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Illustration: Aïda Amer/Axios
Economists are rethinking projections about the broader economic consequences of the coronavirus outbreak after a surge of diagnoses and deaths outside Asia and an announcement from a top CDC official that Americans should be prepared for the virus to spread here.
What's happening: The coronavirus quickly went from an also-ran concern to the most talked about issue at the National Association for Business Economics policy conference in Washington, D.C.
What they're saying: "The CDC warning is a little bit alarming ... they're basically saying, 'It's coming,'" Julia Coronado, president and founder of Macropolicy Perspectives, tells Axios.
Fed vice chair Richard Clarida spoke to attendees at the conference and asserted in prepared remarks that the central bank was evaluating the outbreak and did not want to overreact.
Between the lines: Fed fund futures prices show traders now see a 62% probability the Fed cuts U.S. interest rates by its April meeting and an 87% chance of a cut by July.
Don't sleep: The response of the Trump administration also has been a major worry, according to Douglas Holtz-Eakin, president of the American Action Forum, and Harvard professor Jason Furman. (Both previously served as chief economists for the Council of Economic Advisers.)
Nearly all rural areas in the U.S. have experienced substantial loss of businesses in the past decade as small businesses have been almost entirely concentrated in big cities and urban suburbs since the Great Recession. (Axios)
Amazon opened its checkout-free, 10,400-square-foot Go grocery store in Seattle on Tuesday. (WSJ)
A wave of CEO departures was announced Tuesday, as the chief executives of Mastercard, Salesforce, Thomson Reuters and Disney all had notice of their impending departures made official.
Driving the news: Disney CEO and Ithaca College alumnus Bob Iger will move into an executive chairman role at the company and be replaced by parks chairman Bob Chapek effective immediately.
The big picture: The incredibly high-profile turnover announcements are part of what has become an emergent trend at the top of U.S. businesses over the past year.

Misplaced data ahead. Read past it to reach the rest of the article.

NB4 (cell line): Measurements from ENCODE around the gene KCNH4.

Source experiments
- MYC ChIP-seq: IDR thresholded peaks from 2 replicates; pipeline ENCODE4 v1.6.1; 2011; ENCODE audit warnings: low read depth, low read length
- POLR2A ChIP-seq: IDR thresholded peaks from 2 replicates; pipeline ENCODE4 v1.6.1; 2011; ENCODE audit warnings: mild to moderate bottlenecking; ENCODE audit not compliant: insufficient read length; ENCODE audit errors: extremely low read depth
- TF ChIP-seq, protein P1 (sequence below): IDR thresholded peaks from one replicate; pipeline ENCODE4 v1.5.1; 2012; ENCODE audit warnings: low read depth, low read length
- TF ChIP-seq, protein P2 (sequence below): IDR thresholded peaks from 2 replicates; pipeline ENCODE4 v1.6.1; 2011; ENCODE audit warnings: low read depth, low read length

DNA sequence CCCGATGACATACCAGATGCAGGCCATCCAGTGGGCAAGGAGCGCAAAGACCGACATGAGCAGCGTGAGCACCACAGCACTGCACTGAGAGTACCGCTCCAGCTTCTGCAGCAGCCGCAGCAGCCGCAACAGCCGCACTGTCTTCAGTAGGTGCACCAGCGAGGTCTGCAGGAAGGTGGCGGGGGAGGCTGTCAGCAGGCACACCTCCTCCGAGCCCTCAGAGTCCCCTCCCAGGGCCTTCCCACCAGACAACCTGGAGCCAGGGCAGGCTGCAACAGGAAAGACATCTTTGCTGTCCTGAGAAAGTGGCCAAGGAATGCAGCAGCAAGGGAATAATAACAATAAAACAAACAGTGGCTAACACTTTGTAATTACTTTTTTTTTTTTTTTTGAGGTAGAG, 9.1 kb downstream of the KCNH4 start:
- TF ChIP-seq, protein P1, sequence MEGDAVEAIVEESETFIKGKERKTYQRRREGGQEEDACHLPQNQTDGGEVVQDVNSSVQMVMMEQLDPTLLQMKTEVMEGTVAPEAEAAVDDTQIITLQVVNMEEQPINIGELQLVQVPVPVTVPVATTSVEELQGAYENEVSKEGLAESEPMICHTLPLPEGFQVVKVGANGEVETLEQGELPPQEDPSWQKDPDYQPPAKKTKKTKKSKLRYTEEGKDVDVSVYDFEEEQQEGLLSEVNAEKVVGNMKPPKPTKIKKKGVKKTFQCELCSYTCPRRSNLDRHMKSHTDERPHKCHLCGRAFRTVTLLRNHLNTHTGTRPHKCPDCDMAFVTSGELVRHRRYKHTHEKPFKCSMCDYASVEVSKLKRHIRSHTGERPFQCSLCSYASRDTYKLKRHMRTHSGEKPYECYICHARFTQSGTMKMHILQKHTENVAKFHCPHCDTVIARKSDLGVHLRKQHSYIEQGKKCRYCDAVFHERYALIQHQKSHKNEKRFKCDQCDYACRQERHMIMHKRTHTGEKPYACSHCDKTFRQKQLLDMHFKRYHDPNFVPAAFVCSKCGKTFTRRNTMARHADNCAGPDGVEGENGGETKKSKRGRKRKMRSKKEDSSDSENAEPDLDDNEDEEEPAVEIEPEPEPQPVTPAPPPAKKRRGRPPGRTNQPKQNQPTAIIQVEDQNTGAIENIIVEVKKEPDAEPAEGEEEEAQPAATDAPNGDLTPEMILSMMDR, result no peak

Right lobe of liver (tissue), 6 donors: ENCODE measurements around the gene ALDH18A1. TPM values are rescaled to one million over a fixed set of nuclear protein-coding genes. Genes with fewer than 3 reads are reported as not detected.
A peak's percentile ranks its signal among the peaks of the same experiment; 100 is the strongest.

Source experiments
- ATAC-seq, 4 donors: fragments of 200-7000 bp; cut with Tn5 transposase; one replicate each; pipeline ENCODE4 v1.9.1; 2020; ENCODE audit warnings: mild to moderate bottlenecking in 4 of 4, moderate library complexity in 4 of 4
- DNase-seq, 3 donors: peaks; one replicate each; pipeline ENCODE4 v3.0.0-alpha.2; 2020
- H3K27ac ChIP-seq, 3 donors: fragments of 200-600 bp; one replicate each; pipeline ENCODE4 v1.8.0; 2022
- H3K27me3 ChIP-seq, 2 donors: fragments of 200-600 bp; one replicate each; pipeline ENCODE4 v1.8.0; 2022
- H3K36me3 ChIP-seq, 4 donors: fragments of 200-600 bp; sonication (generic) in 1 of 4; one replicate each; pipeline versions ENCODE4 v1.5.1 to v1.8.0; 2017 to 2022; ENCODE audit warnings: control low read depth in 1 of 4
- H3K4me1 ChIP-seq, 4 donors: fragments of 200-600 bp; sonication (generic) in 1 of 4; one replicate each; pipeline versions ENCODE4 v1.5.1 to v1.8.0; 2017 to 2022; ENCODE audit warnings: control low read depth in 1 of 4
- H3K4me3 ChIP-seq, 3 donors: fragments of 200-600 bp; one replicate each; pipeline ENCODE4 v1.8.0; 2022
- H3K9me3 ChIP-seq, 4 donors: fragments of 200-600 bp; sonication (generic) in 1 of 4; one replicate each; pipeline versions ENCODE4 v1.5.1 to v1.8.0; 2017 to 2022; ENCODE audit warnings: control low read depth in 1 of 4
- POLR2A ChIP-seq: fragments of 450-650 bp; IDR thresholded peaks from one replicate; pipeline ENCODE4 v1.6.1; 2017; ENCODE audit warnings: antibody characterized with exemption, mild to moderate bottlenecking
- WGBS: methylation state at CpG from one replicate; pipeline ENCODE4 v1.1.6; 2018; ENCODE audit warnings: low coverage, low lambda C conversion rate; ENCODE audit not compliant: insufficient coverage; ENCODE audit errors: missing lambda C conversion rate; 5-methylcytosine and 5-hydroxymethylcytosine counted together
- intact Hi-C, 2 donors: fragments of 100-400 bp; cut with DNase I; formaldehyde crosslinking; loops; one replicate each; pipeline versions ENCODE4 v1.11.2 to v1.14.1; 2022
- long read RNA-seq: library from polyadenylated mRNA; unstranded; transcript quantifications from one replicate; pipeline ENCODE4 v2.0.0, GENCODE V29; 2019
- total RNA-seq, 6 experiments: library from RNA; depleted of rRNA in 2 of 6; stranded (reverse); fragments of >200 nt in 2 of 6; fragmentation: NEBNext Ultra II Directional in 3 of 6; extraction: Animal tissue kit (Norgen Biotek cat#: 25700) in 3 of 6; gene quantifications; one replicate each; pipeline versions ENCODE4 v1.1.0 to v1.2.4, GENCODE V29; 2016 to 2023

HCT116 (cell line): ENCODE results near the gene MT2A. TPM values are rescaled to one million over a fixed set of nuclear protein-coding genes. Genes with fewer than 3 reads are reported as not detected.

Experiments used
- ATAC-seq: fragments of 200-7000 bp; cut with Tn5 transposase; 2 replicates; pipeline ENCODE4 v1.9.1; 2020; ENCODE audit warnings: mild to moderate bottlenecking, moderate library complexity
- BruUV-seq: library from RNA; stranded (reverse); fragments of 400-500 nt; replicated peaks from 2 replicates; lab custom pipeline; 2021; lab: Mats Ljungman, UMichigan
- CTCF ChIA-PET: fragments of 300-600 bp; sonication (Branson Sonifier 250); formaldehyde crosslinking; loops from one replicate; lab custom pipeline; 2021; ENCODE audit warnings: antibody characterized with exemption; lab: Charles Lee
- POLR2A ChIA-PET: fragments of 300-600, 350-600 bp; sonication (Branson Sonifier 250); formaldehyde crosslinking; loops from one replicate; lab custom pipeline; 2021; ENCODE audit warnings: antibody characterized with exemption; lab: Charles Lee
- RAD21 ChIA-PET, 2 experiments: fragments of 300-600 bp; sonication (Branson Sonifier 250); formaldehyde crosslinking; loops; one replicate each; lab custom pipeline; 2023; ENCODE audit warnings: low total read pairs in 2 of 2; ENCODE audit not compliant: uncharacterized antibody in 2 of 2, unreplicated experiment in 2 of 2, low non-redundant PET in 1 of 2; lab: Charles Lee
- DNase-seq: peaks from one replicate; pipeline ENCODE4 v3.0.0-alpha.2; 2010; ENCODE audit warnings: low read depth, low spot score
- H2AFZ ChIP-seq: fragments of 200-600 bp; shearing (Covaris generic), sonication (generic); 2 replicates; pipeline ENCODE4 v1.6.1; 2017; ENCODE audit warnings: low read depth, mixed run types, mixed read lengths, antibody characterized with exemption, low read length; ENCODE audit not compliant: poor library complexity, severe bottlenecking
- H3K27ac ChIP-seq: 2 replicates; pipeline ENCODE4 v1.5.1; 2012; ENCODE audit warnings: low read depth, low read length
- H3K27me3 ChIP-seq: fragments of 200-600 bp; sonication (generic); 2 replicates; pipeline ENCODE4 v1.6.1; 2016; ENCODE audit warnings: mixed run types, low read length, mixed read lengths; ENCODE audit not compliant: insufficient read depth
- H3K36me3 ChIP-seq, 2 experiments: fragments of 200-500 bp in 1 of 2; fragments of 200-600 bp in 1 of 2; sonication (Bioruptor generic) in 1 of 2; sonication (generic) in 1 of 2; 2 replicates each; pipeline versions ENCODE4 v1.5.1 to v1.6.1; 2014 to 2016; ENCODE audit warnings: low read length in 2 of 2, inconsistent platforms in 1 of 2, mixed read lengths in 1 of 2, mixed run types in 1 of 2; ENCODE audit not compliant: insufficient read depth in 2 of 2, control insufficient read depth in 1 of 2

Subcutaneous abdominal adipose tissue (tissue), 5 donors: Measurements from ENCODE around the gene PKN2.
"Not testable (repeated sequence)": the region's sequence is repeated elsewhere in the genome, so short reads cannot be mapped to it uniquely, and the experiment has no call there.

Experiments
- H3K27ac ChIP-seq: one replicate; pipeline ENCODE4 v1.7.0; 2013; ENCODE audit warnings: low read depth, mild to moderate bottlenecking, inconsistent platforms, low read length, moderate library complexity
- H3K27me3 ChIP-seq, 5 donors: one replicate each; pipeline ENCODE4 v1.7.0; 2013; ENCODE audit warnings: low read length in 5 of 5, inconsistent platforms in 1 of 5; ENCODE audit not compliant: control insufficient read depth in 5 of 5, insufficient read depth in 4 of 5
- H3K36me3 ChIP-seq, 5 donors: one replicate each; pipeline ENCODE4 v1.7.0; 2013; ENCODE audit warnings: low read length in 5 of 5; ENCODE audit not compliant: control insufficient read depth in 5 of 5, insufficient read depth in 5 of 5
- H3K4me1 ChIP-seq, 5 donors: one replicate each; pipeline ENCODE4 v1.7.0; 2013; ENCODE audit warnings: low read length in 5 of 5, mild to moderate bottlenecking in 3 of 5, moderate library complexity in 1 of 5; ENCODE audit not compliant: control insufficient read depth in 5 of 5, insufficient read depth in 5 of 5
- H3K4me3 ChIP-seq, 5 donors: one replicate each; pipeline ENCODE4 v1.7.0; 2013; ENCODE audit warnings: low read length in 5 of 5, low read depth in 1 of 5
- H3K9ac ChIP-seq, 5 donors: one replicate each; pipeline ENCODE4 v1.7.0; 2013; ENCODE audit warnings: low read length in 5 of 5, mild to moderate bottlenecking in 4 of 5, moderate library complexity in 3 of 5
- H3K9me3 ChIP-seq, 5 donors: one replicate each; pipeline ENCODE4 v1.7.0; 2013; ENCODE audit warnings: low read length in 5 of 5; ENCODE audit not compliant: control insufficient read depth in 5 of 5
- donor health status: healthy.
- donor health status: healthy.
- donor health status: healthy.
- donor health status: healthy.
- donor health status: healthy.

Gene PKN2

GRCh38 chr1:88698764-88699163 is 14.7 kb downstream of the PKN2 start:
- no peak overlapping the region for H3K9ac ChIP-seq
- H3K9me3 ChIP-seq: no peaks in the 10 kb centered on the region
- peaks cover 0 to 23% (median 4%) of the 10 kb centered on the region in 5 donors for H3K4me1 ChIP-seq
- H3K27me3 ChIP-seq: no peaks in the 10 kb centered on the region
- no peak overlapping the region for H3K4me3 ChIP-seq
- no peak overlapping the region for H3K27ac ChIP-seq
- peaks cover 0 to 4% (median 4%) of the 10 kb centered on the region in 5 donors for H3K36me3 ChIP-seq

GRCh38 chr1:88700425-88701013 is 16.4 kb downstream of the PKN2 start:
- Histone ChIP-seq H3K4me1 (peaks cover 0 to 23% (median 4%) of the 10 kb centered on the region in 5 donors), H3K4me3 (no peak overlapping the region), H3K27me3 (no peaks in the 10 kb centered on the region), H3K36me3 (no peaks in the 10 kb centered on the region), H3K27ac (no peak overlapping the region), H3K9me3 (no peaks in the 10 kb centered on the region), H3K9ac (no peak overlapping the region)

By the numbers: In January, 219 CEOs left their positions, a 37% increase from December when 160 CEOs departed.
Of note: The timing of the announcements is odd, not just because four large companies announced them on the same day, but because they appear timed to drop while much of the public's attention is focused on the coronavirus outbreak.
The Treasury held an incredibly weak auction of 2-year government debt Tuesday that saw primary dealers, who are essentially on clean-up duty, take home their highest share of the auction since December 2018.
What it means: Even though yields on the 2-year note have fallen by nearly 40 basis points this year, traders are convinced that there is "certainly more room for yields to fall," Ben Jeffery, rates analyst at BMO Capital Markets, tells Axios.
Why it matters: It's the latest evidence that the market is growing more certain the Fed will cut U.S. interest rates this year.
One level deeper: "As for the auction, it suggests that given how far and how fast the move has run, some primary market participants seem to be of the mind more attractive entry points could present themselves over the near term," Jeffery adds.
Another level deeper: The coronavirus outbreak has hurt the buying power of investors in Japan and China, who are direct bidders in U.S. Treasury auctions, a category of buyer that typically takes a substantial percentage.
When President Trump launched the U.S. into a trade war in 2018, many fund managers argued that small cap stocks were poised to outperform because their business would be immune to tariffs and uncertainty.
Flashback: "Whereas small companies previously drove innovation by disrupting bigger companies with new technologies and ideas, today many large companies can simply buy competitors to generate growth in-house," I wrote in March 2018.
What I was hearing: “If big companies like Alibaba, Amazon, Facebook, Tencent are just going to keep on winning, then the concept of buying small caps changes,” Erik Weisman, chief economist at MFS Investment Management, told me. “In a world where winners take all and just keep on winning, we don’t see small firms that show up on the public playing field.”
Richard Clarida is back in the recording studio cooking up some heat, the Fed vice chair tells Axios exclusively.
Scoop: Clarida is working on a follow-up album to 2016's certified banger "Time No Changes," he says, and has already recorded a number of tracks.
The big picture: He was tight-lipped on when the album would be released or whether there would be a collaboration with Fed chair Jerome Powell.
Straight from the source: "I have been in the studio," Clarida says. "But I've been a little busy lately."
The intrigue: There is concern that the vice chair's status as a federal employee could force him to push back the album's release date, his communication officer tells Axios.
Go deeper: Listen to Clarida's "Just Can't Wait" on YouTube. His album is also available on Spotify, Apple Music and Tidal.
August Wilson was a Pulitzer-prize winning playwright who changed the face of theater.